For those of you who missed it when we first announced the upcoming season, here’s a look at the many thoughtful works they’ll be presenting…

26 Miles by Quiara Alegria Hudes. Hudes wrote the book for the Tony Award-winning musical “In the Heights” (performed last season at ASU Gammage featuring composer and lyricist Lin Manual Miranda in the role he originated on Broadway). It’s a “coming of age dramedy” in which a Cuban-American teen explores her ethnic identify while taking a road trip with her estranged mother. I’m eager to experience the work, directed by Jerry Ruiz, with an eye to issues of both borders and boundaries. October 2010.

Big Love by Charles L. Mee. Kim Weild directs “an extavagent retelling of one of the oldest plays in Western history.” Picture “50 Greek sisters escaping by boat from what might be the world’s largest arranged marriage” — then imagine the tragedy, of Greek proportions, that ensues. I’ll be watching this with fond memories of my own ill-fated trip to see the tiny Greek isle of Patmos. November 2010 (contains nudity).

Allegra by Asher Wyndham. William Partian directs this MFA playwriting candidate work about a television newscaster who learns her unborn child might have Down Syndrome — then “grapples with the decision of whether to keep her unborn baby.” I suspect my experience with this work will be influenced by my many encounters with mothers, including Gina Johnson of “Sharing Down Syndrome Arizona” and Amy Silverman of “Girl in a Party Hat,” who parent children with Down Syndrome with both grit and grace. December 2010.

Dreaming Darwin by Lance Gharavi and Jacob Pinholster. This workshop production, directed by Gharavi, is a new work created when these two professors “assembled a team of ASU student artists” to explore Charles Darwin as a “fantasy on a theme.” It’s the next stage in the evolution of the work, presented last season as a staged reading. I may experience this as a sort of intersection of my three children’s interests — wildlife biology, cultural anthropology and theater arts. February 2011 (just in time to celebrate Darwin’s birthday).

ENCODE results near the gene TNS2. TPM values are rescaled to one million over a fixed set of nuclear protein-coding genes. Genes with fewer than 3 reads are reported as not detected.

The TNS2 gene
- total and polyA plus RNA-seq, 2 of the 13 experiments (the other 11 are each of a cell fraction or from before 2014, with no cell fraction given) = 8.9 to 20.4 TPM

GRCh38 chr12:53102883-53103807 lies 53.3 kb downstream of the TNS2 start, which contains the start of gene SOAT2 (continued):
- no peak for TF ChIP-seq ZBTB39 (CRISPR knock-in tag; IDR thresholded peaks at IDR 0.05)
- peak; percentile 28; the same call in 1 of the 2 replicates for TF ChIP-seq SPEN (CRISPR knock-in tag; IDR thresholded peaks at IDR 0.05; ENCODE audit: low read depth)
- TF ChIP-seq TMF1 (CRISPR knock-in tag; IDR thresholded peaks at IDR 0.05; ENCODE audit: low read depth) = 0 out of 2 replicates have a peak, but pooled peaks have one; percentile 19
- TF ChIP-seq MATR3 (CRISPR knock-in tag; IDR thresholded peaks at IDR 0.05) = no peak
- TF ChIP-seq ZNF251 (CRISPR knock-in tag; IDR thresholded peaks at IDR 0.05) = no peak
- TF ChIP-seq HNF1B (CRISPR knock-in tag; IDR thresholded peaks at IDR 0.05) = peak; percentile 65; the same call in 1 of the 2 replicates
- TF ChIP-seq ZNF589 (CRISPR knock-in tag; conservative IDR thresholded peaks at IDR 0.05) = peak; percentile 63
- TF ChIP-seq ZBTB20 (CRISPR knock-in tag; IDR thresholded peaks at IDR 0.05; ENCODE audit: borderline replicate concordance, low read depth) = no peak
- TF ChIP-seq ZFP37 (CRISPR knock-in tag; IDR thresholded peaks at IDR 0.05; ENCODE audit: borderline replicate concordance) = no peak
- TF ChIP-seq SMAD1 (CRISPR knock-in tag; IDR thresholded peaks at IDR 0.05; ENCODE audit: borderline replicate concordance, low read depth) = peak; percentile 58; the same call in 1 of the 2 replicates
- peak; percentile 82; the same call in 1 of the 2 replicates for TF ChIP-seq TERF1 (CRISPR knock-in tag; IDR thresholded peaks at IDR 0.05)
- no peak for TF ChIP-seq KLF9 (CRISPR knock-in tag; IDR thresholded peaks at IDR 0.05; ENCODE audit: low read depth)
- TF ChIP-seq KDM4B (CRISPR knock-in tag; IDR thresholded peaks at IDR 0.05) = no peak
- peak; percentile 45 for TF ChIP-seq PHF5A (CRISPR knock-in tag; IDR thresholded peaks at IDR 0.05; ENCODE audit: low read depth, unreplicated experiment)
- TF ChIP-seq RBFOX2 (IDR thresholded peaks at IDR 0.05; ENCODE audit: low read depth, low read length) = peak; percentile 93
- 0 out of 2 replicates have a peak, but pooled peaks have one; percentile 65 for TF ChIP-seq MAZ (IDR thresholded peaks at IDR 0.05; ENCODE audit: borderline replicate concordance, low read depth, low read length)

A Bridge to the Stars by Henning Mankell (adapted by John Retallack). This work, a “poignant and soulful tale of a boy’s search for family, community and meaning,” is set against the “endless night” of a mythical Scandinavian village. I’ll be seeing this one with fond memories of long days and nights, as well as “northern lights,” during my childhood years in Alaska — plus college travels to cold, crisp and clean cities in Scandinavian countries. March 2011.

“The Skriker” by Caryl Churchill. This fantasy, directed by Joya Scott, “depicts a fairy underworld that has begun to bleed into our own” as a shape-shifting ghost “befriends, manipulates and attempts to control two young women.” The piece features “rich, evocative language…brought to life through movement and music.” I suspect I’ll watch this one feeling ever so grateful I’m not at home in front of a television series toying with tacky variations on similar themes. April 2011.

In the Penal Colony by Christian Krauspe. Kyle Lewis directs this adapatation of Frank Kafka’s original short story by an MFA playwriting candidate. The work explores the “the boundaries of punishment, loyalty, morality and tradition.” I’m not sure what I’ll take along when I see this work, but I don’t doubt that I’ll come away with something altogether more profound. April 2011.

Of one thing I am certain. The only thing sweeter than relaxing with a copy of The New York Times on Sunday morning is opening the paper to find more exciting news about ASU arts offerings — along with knowing I’ll be able to enjoy them firsthand as their new seasons of theater, film, music and dance unfold.


Note: The ASU 2010-2011 MainStage Season also includes the 6th Annual ASU Student Film Festival — taking place at the Harkins Valley Art Theatre in Tempe April 25 and 26, 2011. The event features “the best student films produced within the school, and features a 10-minute film competition sponsored by the ASU Film Association.” To learn more about season performance locations and ticket prices, visit www.mainstage.asu.edu.